How to Avoid S.A.D

Combating the depression that affects people in the winter


Eppie Costello, Staff Writer

     With the winter weather approaching us again, many people can feel negatively towards the snow and the colder season, and develop something called S.A.D.

     S.A.D., or Seasonal Affective Disorder is a kind of depression that comes and goes with the season. It is also often called “winter depression” because the symptoms are most severe and prominent in the winter. However some people can feel the opposite, and actually feel this disorder more in the summer. 

     Some symptoms of S.A.D. include feeling sad almost all day every day, losing interest in past enjoyed activities, having low energy/ feeling sluggish, sleeping too much, craving carbohydrates, overeating, weight gain, having difficulty concentrating, feeling hopeless, worthless, or guilty, and having serious thoughts of not wanting to live anymore. Many of these symptoms are relative to regular depression someone might feel all year round, but if someone feels these only during a specific season, they might want to be checked for S.A.D.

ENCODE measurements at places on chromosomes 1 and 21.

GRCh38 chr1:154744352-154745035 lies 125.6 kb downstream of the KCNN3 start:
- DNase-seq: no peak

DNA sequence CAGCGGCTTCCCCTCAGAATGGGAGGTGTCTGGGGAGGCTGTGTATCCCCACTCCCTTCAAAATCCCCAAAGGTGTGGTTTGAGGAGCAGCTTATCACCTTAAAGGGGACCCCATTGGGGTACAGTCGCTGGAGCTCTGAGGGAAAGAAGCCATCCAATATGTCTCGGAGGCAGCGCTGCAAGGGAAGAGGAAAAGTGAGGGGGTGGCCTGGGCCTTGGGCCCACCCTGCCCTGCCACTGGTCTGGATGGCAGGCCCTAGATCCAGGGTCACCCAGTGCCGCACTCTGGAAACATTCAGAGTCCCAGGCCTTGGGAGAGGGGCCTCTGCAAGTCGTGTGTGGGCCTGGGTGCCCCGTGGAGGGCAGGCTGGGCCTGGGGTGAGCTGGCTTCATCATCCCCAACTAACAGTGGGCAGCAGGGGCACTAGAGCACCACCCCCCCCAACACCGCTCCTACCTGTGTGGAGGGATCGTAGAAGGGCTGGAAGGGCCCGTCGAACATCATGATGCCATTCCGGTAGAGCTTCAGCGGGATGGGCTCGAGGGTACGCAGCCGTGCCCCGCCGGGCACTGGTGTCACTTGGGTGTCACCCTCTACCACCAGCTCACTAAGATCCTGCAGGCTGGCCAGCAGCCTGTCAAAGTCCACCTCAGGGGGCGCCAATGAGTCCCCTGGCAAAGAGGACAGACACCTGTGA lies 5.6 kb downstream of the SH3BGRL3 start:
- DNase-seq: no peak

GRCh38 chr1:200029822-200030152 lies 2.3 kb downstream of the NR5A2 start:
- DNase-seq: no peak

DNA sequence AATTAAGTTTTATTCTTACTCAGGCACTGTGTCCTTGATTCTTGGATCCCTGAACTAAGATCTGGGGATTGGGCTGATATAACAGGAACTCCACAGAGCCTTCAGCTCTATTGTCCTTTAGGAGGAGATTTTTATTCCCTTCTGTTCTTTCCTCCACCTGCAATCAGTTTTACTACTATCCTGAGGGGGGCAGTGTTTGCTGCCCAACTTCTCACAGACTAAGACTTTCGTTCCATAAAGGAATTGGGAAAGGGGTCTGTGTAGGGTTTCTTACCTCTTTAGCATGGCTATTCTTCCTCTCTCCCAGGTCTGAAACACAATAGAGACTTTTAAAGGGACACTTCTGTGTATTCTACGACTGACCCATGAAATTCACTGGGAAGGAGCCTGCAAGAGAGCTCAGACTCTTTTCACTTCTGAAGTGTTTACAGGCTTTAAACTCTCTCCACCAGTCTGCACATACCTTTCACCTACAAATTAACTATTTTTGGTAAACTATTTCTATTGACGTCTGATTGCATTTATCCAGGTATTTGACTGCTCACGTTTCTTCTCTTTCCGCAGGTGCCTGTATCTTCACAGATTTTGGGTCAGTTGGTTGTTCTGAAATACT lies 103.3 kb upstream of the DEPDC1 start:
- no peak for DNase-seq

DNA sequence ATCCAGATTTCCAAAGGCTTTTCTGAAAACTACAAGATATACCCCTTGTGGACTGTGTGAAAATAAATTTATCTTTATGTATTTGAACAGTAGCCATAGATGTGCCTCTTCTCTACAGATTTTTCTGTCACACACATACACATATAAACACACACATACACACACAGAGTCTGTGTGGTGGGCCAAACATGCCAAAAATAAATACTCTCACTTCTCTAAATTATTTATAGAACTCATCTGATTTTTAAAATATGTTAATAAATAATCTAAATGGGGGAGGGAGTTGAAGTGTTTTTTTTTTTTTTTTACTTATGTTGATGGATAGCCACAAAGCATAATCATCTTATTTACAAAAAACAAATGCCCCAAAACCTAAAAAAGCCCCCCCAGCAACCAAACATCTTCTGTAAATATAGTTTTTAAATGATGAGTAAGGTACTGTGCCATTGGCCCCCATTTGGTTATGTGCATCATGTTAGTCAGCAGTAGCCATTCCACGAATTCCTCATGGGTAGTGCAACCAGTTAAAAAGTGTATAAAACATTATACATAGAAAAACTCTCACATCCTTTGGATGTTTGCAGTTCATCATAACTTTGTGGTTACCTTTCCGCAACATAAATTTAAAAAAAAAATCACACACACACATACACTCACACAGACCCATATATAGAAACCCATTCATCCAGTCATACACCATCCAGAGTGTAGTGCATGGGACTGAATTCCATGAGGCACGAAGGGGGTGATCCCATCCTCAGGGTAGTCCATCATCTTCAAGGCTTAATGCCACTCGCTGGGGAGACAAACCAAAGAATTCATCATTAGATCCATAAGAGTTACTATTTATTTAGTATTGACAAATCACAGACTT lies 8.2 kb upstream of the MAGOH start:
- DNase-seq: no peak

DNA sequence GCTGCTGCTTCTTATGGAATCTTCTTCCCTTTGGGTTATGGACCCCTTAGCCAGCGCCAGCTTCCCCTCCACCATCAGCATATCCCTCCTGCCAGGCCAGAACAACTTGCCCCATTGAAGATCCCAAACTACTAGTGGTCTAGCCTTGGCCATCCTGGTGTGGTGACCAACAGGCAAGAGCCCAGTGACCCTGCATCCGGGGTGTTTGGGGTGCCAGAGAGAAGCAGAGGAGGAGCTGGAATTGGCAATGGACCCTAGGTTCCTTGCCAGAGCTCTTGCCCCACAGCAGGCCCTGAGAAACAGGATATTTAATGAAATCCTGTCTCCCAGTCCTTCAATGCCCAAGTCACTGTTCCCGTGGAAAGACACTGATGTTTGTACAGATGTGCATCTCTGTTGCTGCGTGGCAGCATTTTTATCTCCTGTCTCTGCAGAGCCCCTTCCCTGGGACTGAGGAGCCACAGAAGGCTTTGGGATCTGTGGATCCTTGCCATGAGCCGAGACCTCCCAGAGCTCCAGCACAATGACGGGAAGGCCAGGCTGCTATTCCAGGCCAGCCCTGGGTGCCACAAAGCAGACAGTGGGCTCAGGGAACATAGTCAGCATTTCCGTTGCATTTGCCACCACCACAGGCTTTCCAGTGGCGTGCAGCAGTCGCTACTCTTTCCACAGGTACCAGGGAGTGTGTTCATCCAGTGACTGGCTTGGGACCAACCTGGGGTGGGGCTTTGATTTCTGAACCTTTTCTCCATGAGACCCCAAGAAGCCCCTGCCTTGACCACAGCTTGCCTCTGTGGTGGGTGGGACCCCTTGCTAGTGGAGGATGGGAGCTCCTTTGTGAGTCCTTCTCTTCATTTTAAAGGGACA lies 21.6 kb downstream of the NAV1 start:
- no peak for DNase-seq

Any harmful thoughts or experiencing too many bad days is when a person should see a doctor, as there are some regular depression medications that can be offered. It is important someone seeks help as ignoring the symptoms of S.A.D. can lead to larger things such as social, work, and school withdrawal, substance abuse, more mental health disorders such as anxiety or eating disorders, and suicidal thoughts or behavior. 

     Although there are no real medical cures, there are some therapy tricks to help someone suffering. Vitamin D can help with people not experiencing enough sunlight, light therapy lamps can help brighten rooms and boost energy for the winter time. Psychotherapy, which helps people reduce avoidance behaviors, and allow for planning of fun activities to keep them active and happy. 

     If you or someone you know has any symptoms of S.A.D. get them checked to a doctor as soon as possible. It is important to realize that there are so many people experiencing S.A.D. and that no one should have to fight it alone. Reach out and get the help needed so you can enjoy all seasons and truly live your life.